Appeals court rejects NPPC/AFBF suit over California farm law
By Jay Stone, Georgia Farm Bureau
On July 28, the United States Court of Appeals for the Ninth Circuit affirmed a lower court’s verdict and rejected a lawsuit challenging the constitutionality of California’s Proposition 12, which beginning in 2022 will ban sale of meat from animals confined in a manner inconsistent with California standards.
The suit, filed by the National Pork Producers Council (NPPC) and the American Farm Bureau Federation (AFBF), argued that Proposition 12 violates the “dormant Commerce Clause,” which prohibits states from discriminating or unduly burdening interstate commerce.
Georgia Attorney General Chris Carr was among numerous attorneys general who wrote amicus briefs for the NPPC and AFBF in the case.
“The complaint here fails to make a plausible allegation that the pork production industry is of such national concern that it is analogous to taxation or interstate travel, where uniform rules are crucial,” the court opinion reads. “Although the complaint plausibly alleges that Proposition 12 will have an impact on a national industry, we have already held that such impacts do not render the state law impermissibly extraterritorial.”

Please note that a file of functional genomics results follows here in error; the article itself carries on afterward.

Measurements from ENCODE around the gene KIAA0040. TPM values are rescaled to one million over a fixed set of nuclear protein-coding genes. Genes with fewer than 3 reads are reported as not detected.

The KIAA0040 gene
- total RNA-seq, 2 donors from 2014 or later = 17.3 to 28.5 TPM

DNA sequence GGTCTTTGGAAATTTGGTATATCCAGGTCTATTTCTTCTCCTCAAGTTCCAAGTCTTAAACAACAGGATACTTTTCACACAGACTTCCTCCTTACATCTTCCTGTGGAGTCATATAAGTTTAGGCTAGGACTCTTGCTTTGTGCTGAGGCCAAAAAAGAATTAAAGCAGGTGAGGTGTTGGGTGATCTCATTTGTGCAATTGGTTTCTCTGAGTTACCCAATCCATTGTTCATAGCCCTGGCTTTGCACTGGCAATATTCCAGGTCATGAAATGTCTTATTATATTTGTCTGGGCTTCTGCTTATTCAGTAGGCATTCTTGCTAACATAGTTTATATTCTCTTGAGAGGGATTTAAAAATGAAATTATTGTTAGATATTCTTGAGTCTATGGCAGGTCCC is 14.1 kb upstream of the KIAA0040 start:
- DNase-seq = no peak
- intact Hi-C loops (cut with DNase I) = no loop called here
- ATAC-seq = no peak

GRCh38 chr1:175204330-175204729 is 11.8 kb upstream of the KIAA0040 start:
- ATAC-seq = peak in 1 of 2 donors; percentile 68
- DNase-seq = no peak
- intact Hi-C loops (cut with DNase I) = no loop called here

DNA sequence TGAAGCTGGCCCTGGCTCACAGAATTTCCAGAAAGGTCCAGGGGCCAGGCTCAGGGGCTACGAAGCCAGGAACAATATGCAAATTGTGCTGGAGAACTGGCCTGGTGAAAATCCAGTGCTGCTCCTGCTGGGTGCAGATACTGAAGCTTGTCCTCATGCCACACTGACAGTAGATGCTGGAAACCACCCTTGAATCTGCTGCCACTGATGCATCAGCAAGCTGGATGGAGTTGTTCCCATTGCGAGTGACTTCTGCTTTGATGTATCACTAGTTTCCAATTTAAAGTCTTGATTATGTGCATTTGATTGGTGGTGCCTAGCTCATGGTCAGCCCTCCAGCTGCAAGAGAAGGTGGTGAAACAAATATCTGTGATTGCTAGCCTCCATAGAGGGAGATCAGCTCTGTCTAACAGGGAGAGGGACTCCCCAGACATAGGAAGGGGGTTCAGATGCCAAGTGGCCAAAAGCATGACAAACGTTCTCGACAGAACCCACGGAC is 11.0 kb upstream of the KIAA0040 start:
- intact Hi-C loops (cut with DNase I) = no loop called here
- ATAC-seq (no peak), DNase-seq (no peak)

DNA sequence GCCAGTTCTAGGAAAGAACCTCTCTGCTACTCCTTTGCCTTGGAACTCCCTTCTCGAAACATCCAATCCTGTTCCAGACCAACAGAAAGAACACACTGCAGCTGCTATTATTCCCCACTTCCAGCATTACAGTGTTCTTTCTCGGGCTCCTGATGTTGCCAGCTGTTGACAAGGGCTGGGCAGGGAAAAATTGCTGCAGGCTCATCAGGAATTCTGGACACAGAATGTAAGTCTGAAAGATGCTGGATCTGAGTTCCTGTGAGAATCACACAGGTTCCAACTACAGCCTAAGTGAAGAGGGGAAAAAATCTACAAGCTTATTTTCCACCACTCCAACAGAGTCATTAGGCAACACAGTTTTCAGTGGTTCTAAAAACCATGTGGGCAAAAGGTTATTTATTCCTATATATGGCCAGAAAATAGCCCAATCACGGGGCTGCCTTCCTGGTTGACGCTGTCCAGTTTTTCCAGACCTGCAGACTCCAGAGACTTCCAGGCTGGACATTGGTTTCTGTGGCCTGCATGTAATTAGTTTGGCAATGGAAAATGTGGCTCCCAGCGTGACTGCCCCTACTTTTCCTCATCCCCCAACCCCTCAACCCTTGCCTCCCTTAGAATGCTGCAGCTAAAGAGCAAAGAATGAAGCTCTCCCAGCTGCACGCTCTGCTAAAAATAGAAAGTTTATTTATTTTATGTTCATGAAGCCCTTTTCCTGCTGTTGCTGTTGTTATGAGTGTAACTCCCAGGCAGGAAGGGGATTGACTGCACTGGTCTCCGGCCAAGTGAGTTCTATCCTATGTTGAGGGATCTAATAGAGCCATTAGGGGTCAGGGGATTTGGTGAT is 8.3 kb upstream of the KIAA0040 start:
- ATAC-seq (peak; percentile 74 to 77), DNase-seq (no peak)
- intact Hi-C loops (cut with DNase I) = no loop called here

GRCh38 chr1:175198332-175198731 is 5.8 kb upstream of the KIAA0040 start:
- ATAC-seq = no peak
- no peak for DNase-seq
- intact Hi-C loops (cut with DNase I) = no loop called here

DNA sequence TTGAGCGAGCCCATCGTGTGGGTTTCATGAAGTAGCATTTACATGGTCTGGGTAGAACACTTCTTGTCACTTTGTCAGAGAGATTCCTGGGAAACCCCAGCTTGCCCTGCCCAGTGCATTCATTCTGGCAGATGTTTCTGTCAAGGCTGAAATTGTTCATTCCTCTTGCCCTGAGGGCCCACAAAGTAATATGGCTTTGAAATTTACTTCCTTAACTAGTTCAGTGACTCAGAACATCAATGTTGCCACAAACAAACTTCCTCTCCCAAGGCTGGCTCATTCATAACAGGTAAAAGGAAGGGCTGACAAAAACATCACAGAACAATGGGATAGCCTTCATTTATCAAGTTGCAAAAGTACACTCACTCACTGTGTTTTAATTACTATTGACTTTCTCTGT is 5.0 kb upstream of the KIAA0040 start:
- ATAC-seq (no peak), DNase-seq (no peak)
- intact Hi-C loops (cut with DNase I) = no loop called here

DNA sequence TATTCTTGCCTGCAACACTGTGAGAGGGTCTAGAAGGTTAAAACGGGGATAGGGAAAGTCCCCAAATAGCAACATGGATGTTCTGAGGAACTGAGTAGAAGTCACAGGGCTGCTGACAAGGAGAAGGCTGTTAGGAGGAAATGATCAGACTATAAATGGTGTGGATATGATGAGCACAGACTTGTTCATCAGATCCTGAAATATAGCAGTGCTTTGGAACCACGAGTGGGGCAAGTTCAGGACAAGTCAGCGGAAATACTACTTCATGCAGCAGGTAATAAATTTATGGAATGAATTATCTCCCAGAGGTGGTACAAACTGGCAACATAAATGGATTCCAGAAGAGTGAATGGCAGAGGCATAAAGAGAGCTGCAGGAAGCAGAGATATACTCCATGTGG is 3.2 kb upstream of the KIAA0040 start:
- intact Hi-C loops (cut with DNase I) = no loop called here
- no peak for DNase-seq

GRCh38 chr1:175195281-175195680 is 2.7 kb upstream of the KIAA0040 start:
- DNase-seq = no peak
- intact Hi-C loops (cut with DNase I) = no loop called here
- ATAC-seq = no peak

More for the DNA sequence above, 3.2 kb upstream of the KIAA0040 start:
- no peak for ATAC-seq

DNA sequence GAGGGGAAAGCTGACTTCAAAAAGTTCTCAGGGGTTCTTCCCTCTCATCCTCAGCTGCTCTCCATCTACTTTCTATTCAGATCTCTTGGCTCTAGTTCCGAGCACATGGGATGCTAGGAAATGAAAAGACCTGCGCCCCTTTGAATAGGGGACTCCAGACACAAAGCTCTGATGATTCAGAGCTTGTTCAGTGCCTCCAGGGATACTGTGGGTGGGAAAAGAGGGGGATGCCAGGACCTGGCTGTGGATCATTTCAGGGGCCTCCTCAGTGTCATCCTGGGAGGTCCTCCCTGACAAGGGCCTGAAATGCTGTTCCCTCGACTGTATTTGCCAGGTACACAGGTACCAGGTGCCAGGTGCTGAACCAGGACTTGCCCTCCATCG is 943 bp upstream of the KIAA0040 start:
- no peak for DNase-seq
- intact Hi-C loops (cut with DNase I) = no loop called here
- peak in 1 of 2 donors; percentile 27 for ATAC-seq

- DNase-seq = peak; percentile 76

According to the court opinion written by Judge Sandra S. Ikuta, Proposition 12 does not violate the dormant Commerce Clause because it does not dictate prices. According to the court, the practical effects on how pork is produced and sold outside California do not qualify as impermissible under the dormant Commerce Clause.